Now displaying: December, 2017
Dec 4, 2017
During the holidays, many crimes happen AWAY from potential victims--in the parking lot where they left their car. Former SLC police chief Chris Burbank shares a few holiday tips on what to do to minimize risk as you do your shopping. *** When you go out holiday shopping, you need to realize that more criminals—more people intent on taking things from your car—are out watching. Do not leave your purse and valuables in the car, if at all possible. If you are going to leave something in the car, make sure it’s not visible—that it’s out of sight. If you’re going to put something in the trunk in order to keep it safe, plan ahead. Don’t wait until you get to the shopping mall to get out and noticeably put your purse in the trunk and close the door. Other people, unfortunately, might be paying attention. Put it in there before you get to the shopping mall, then as you get out of your car, if somebody were to be watching this, they would have no idea that you have anything of value—nor is that attractive to them as a thief. As you shop and get packages, be organized in that. Most stores will hold purchases for you until the end of the day. So that you can go to multiple stores and then just do a pick up run, as opposed to taking something back to the car and putting it right in the back seat—where somebody, one, watches you come, and two, as they walk by the car they say, “That might be something of interest.” We’re not being paranoid, we’re just reducing the chances those packages get stolen.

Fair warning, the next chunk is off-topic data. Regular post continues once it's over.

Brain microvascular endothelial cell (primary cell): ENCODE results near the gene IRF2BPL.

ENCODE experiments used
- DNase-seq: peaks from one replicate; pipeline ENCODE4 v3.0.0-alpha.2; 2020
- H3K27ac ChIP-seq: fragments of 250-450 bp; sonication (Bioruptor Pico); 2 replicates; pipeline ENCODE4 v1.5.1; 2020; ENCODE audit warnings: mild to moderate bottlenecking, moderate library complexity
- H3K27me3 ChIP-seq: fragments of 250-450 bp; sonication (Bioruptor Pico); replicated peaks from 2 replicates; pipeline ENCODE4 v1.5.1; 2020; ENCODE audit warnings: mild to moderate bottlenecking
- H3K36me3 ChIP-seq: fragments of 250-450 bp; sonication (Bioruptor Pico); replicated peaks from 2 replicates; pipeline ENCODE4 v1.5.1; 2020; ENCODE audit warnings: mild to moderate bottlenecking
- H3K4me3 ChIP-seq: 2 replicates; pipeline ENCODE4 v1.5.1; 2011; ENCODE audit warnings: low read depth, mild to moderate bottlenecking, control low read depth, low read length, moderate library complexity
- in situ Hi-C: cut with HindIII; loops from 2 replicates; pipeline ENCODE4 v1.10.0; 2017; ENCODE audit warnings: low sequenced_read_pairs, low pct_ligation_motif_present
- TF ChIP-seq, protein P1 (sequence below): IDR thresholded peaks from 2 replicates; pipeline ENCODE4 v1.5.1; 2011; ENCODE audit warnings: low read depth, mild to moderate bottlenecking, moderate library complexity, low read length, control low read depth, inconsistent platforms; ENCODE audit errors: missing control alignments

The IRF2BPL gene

Dec 4, 2017
Periodically, we may all get an email from our banking institution informing us of something new at the bank or credit union. But what if a predator uses the bank's logos and makes an email look EXACTLY as if it came from the bank? Former chief of police Chris Burbank gives us a few quick tips on how to detect fraud, and how to avoid falling victim to it. *** Criminals are very creative. In fact, you may receive an email that has all the banking institution’s company logos on there, and it’s asking you, “We have a problem, there’s nothing to worry about. Send us your account number and PIN, and we’ll change this for you.” If you receive anything like that, call the banking institution and find out. Companies are very careful, because they don’t want to be exposed. Nor do they want you, as a customer, to be exposed to criminal behavior—to someone trying to steal from them or from you as a customer. If somebody calls you claiming to be a banking institution, or somebody wants to give you money—if anyone ever asks for your personal information over the phone, or for bank information, simply say: “What number can I call you back on, or who do you represent and I’ll call the company myself and engage in that.” Even if you want to donate money, I would never donate money to anyone who cold-calls, who just calls people randomly out of the blue. I would simply say, “Thank you very much. I will contact the institution and I will make my donation that way.” That is always the best way to do business.
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